30 August 2019 by VegettoEX
01 August 2019 by VegettoEX
21 July 2019 by VegettoEX
21 June 2019 by VegettoEX
Last year’s Dragon Ball Super: Broly theatrical film sees its home release today from FUNimation (somehow two months ahead of its impending Japanese release!). Stay tuned here at Kanzenshuu as we continue to cover the film and its various international releases, but in the meantime, check out these quick facts: it is everything you actually wanted to know about the North American home release!
What is Dragon Ball Super: Broly?
Dragon Ball Super: Broly is the latest high-profile Dragon Ball theatrical film. It hit Japanese theaters in wide release 14 December 2018, and directly follows the Dragon Ball Super series. The story, script, and character designs were directly handled by original Dragon Ball creator Akira Toriyama. The film revisits and reinterprets certain elements from a few specific older features from the 1990s into the current storyline, all the meanwhile introducing its own new plot points and character moments.
Who composed the music for this movie?
Norihito Sumitomo returns to score Dragon Ball Super: Broly. Sumitomo has previously composed for the Boo arc of Dragon Ball Kai, both the Dragon Ball Z: Battle of Gods and Dragon Ball Z: Resurrection ‘F’ theatrical films, as well as the entirety of the Dragon Ball Super television series.
This film looks different somehow. What’s up with that?
Whereas the animation for Dragon Ball Z: Battle of Gods, Dragon Ball Z: Resurrection ‘F’, and the Dragon Ball Super television series was overseen by franchise stalwart Tadayoshi Yamamuro, this new film was used as a testbed and clean break for a new visual take on the franchise. Following a competitive audition, Naohiro Shintani was selected to provide and oversee this new visual direction, which included the animation supervision and adapted character designs.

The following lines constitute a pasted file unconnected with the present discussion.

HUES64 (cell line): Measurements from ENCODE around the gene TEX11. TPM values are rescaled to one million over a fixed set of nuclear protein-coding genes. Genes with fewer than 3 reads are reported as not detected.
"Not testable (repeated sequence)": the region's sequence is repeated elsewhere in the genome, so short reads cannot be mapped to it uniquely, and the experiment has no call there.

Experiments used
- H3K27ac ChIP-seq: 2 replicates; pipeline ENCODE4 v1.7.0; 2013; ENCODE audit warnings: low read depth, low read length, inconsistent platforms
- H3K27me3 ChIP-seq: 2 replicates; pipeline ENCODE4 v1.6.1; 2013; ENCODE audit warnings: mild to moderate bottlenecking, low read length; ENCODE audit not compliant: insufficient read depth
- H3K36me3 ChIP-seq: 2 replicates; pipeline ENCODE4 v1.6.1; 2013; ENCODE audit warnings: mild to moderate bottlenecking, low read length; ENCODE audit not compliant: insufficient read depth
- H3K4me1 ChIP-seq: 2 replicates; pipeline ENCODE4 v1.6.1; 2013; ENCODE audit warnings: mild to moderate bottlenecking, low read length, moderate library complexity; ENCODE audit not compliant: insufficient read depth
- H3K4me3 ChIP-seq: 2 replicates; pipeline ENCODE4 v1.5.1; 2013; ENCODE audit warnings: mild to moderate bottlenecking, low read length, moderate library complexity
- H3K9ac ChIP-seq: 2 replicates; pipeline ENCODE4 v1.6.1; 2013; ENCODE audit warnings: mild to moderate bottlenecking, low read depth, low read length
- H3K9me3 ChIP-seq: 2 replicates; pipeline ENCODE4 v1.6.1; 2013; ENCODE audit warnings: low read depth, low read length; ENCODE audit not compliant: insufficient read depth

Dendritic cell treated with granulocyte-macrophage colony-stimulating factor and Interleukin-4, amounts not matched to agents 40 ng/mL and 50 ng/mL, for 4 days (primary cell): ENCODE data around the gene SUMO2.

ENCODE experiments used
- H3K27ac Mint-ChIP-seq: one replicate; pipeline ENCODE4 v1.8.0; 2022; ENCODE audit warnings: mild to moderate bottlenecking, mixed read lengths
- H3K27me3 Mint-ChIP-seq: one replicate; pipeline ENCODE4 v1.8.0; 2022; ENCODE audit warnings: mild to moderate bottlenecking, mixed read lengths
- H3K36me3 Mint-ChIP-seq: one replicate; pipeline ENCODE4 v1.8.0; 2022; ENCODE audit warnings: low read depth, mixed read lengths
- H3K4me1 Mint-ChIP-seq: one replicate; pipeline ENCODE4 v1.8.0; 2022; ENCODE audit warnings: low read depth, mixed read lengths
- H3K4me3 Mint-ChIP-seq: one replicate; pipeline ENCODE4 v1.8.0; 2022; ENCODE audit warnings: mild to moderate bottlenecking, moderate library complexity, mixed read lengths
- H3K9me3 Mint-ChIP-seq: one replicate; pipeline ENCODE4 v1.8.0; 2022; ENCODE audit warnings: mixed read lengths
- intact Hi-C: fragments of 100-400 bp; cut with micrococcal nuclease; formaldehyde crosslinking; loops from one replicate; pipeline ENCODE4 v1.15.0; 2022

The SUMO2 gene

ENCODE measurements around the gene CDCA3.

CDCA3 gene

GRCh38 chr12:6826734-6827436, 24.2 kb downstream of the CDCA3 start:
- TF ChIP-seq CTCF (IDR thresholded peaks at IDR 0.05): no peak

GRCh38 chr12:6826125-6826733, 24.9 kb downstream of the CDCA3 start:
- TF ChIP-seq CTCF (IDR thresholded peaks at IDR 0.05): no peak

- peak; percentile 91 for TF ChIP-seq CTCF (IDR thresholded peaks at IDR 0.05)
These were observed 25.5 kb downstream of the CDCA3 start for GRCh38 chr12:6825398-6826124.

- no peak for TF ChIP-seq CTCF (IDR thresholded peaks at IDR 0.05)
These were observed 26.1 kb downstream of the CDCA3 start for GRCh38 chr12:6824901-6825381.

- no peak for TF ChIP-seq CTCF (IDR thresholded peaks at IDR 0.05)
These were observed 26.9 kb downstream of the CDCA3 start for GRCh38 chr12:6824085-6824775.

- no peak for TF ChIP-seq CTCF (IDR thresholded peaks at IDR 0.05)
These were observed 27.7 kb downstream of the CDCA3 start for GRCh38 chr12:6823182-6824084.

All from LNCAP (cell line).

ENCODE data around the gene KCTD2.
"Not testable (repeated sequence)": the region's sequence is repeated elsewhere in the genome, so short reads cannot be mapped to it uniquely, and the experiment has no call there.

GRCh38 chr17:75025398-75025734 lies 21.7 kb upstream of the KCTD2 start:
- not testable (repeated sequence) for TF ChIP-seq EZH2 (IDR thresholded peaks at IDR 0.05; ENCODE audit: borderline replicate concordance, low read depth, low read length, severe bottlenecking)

How does Dragon Ball Super tie in with this movie’s story? Is it canonical to the anime or the manga?
Dragon Ball Super: Broly chronologically takes place after the end of the Tournament of Power in the Dragon Ball Super series, very briefly mentioning these events early in the feature. The film showcases certain elements that have thus far only been featured in the manga version of Dragon Ball Super, and notably does not feature certain elements that have thus far been exclusive to the television version of Dragon Ball Super.
What is “Dragon Ball Minus” and how does that relate to this film?
“Dragon Ball Minus” is a bonus chapter of Akira Toriyama’s Dragon Ball prequel series Jaco the Galactic Patrolman, and was included in the series’ collected edition released in 2014. The content of “Dragon Ball Minus” is adapted early in this film.
Is this release in English or Japanese?
As with pretty much all of FUNimation’s home releases since 2000, this release includes the original Japanese audio track (with accompanying English subtitle translations) along with the company’s own English dub.
Is a digital release available?
Yes. An FUNimation digital version is included with Blu-ray/DVD combo pack as well as the stand-alone DVD. The movie is also available on additional platforms such as iTunes.
Are there any differences between the theatrical version and the home release?
Unlike with Battle of Gods (and to some degree, Resurrection ‘F’, though its extra material never received a home release), there is currently no extended edition of Dragon Ball Super: Broly.
Does this release have a green tint?
FUNimation’s release does indeed appear to have a green tint to it that is not present in certain other sources, such as the UK’s streaming and upcoming home video release. Hover or tap the image below to compare.